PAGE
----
I conclude that they confirm what any parent of adult children can tell you: a child does not go to bed on the eve of her eighteenth birthday and awaken characterized by a lessened "transient rashness, proclivity for risk, and inability to assess consequences." Miller v. Alabama, 567 U.S. 460, 472 (2012). In recognition of this indisputable fact, society does not treat the transition from childhood to adulthood as a binary act accomplished at age eighteen; becoming an adult is much more fluid, with development continuing long after a child's eighteenth birthday. In the ways that matter for the Commonwealth's harshest punishment, young adults of the ages of eighteen, nineteen, and twenty share key characteristics with their under-eighteen year old peers; they "have diminished culpability and greater prospects for reform" than older adults and "are less deserving of the most severe punishments." ... For this reason, condemning a person in the process of "growing up" to die in prison on the basis that she falls on the "wrong" side of an arbitrary line drawn at age eighteen is inconsistent with "the evolving standards of decency that mark the progress of a maturing society."

The court also ordered a new sentencing hearing for Jason Robinson, in prison for his part in the murder of Iman Yazbek, a 35-year-old landscaper shot point-blank in the head in a robbery arranged by the man's teen-age girlfriend at the Faneuil housing development in Brighton in March, 2000. The court rejected Robinson's arguments that he got an unfair argument, but said that because of his age at the time of the killing, he should not automatically be forced to spend the rest of his life in prison.

In a separate ruling, the court concluded that Watt, who pulled the trigger on the two teens in Dorchester, deserves an entirely new trial, not because of his age, but because his lawyer was asleep during significant parts of the trial - way more so than could be attributed to a lawyerly closed eyes as a way of showing disdain for his opponent's arguments:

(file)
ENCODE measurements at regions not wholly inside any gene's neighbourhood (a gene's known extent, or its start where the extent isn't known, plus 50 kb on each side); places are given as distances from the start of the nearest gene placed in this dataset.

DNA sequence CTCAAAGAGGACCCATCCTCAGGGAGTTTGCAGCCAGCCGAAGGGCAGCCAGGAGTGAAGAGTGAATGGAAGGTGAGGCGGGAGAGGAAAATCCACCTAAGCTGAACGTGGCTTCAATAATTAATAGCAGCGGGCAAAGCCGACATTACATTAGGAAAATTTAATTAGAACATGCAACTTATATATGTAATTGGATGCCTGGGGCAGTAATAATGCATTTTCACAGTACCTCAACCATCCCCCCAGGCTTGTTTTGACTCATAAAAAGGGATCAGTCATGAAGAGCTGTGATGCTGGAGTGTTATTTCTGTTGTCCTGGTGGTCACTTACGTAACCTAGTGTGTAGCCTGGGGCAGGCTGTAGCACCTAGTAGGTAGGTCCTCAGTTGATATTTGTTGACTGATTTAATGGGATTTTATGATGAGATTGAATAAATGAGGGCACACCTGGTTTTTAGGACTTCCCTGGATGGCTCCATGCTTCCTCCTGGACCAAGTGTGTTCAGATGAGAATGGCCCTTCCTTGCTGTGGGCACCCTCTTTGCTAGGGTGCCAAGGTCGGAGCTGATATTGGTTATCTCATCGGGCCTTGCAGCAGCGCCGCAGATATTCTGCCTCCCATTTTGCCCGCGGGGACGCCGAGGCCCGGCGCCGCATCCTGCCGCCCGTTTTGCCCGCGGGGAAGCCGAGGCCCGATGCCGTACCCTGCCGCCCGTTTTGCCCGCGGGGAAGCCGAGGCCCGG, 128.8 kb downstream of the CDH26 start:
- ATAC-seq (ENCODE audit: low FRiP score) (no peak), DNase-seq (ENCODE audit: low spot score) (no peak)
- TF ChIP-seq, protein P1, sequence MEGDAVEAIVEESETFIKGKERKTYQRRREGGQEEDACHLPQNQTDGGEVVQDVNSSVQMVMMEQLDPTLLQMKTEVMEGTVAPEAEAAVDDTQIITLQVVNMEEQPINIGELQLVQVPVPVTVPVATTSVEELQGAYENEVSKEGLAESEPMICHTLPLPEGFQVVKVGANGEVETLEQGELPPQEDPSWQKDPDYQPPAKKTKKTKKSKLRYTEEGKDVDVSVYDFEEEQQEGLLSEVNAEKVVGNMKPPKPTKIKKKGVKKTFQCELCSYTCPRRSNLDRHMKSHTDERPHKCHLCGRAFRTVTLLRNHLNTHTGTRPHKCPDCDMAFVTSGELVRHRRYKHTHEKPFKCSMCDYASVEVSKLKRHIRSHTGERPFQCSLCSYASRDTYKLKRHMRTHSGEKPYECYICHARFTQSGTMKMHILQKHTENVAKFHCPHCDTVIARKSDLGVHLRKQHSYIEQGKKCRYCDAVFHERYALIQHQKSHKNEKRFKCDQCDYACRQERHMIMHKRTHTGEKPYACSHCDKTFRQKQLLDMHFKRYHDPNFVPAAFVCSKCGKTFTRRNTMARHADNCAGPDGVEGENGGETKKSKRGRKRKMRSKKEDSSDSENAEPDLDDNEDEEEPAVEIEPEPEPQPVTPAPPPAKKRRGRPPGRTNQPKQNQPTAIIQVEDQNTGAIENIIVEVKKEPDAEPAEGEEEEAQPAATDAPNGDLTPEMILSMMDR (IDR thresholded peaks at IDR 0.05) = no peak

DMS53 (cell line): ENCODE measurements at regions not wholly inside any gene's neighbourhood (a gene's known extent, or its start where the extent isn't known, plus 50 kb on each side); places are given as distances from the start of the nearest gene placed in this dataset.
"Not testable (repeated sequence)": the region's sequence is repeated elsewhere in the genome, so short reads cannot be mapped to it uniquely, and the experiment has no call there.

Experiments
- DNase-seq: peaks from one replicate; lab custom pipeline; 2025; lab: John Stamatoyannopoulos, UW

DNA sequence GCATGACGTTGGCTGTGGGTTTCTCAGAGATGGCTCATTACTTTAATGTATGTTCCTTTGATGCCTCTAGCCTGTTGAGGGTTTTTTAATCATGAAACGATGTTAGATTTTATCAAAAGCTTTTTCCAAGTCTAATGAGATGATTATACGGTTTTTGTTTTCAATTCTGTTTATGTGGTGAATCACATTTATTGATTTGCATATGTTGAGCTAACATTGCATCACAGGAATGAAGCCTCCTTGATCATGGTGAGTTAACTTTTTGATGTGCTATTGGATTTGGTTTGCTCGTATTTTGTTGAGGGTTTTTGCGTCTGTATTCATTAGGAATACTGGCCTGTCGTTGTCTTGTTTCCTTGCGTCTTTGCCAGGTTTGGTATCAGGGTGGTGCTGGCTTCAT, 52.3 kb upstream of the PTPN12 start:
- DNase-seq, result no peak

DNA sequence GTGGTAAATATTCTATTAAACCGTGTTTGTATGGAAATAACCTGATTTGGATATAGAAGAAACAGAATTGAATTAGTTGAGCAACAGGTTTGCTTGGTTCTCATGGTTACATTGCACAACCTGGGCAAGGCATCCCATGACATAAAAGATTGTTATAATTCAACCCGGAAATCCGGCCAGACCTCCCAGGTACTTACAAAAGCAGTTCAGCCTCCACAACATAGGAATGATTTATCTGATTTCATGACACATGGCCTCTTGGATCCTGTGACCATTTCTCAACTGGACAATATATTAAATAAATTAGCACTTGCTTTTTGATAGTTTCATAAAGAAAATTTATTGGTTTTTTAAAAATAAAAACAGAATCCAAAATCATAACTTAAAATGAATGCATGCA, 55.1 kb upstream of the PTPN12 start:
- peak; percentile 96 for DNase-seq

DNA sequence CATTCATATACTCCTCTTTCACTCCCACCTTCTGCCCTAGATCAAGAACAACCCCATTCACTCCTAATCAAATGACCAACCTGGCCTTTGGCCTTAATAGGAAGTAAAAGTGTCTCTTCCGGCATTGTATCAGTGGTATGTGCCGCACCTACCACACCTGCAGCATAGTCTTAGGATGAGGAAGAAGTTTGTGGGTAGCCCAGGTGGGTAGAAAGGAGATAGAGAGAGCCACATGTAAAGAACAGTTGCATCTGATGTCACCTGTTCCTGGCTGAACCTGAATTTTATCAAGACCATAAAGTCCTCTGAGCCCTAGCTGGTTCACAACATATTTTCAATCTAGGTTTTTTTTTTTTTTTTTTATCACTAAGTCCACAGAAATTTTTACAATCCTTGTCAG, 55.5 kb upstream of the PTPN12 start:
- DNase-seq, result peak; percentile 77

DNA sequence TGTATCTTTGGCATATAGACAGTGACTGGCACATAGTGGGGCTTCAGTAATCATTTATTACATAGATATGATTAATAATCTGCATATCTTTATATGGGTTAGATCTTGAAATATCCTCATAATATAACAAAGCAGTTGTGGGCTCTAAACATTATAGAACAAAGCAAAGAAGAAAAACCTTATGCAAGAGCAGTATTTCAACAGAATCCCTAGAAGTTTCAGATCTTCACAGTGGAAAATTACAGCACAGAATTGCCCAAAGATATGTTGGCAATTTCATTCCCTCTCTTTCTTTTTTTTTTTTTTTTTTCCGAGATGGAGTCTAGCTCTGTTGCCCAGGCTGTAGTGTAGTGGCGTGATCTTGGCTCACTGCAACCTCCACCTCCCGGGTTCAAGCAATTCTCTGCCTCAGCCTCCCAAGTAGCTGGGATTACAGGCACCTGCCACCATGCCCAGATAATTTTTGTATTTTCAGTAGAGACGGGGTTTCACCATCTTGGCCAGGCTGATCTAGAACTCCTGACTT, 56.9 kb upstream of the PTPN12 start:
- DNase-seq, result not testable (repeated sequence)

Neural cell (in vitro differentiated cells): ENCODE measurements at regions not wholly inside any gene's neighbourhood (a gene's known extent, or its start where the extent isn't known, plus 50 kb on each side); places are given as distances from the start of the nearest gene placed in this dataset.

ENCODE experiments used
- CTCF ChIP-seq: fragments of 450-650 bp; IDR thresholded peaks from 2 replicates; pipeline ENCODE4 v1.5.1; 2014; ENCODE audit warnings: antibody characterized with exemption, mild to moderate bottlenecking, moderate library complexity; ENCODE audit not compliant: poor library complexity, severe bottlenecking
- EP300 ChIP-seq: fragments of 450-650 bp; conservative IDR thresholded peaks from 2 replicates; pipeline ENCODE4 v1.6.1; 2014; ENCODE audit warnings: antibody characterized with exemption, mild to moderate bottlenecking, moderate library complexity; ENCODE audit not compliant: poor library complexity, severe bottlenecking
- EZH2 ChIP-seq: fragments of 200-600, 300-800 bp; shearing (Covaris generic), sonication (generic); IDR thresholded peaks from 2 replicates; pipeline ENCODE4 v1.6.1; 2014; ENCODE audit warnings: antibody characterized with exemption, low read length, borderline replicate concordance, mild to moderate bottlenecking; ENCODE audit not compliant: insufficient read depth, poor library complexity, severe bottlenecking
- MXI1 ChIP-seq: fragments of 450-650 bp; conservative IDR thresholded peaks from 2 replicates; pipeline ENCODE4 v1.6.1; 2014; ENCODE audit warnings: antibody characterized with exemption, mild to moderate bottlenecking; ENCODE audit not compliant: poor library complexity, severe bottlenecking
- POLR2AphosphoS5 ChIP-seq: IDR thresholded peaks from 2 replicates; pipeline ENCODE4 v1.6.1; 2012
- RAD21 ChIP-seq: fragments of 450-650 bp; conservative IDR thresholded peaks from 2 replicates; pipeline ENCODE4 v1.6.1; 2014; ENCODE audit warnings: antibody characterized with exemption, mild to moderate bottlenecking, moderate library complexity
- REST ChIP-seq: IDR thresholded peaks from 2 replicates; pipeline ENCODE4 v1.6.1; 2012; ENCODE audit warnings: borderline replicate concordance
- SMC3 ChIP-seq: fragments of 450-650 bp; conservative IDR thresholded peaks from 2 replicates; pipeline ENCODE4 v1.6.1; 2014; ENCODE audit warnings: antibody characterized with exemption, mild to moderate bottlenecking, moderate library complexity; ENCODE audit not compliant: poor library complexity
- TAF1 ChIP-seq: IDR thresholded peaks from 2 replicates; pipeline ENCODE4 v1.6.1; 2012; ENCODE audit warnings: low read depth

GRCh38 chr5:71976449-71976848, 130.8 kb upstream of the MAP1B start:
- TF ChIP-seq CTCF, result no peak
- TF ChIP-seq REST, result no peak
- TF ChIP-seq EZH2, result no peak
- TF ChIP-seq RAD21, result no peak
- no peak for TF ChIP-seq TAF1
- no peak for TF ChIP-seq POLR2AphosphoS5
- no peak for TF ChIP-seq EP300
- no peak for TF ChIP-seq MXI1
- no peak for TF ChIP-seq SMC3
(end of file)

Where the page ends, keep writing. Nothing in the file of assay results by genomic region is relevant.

Based on the affidavits, multiple people had observed trial counsel sleeping during trial. The defendant asserts that trial counsel slept recurrently and during significant moments, such as jury selection and the testimony of two witnesses, possibly including Jeremiah Rodriguez, a central prosecution witness. Codefendant Mattis confirmed that the defendant's trial counsel slept repeatedly during trial, naming two specific occasions, including the testimony of an emergency medical technician and the victim's younger brother. One of the prosecutors at trial had contemporaneously discussed with a colleague and one of codefendant's counsel that trial counsel slept on several distinct occasions, including one where the prosecutor had to rouse trial counsel to review a photograph before it was shown to the testifying witness. One attorney for the codefendant confirmed that trial counsel slept at least once during testimony; the other attorney for the codefendant stated that trial counsel's eyes were closed several times throughout the trial. The defendant's mother also confirmed the repetitiveness of trial counsel's sleeping during trial.

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PDF icon Complete Mattis ruling472.52 KB
PDF icon Conmplete Robinson ruling141.38 KB
PDF icon Complete Watt ruling118.58 KB


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Parole Board is still the gatekeeper and can keep them locked up for their natural lives.

Voting closed 1

And they should! Have yet to hear one of these sob-stories that made me feel for the murderer.

Voting closed 2

Do you go to a lot of Parole Board hearings?

Voting closed 1

But not with this ruling. The frontal cortex doesn’t full mature until about 25. But the 18 year old brain is mature enough to know that murder is wrong. We entrust 18 year olds with guns to shoot enemies and not shoot civilians in wars.

Voting closed 1

We entrust 18 year olds with guns to shoot enemies and not shoot civilians in wars

Ever consider that the inability to say no to carrying out such orders/shooting at specific (and nonspecficic) groups of people when told to without considering the implications is why 18 year olds are recruited for such tasks?

Voting closed 2

With a gun with the intent to murder is wrong by 18. Your parents have failed you and you’re no longer a productive member of society.

Voting closed 1

In the case of one who is engaged in state-sponsored killings (i.e., cops, military), do brains magically mature before the age of 25?

Voting closed 1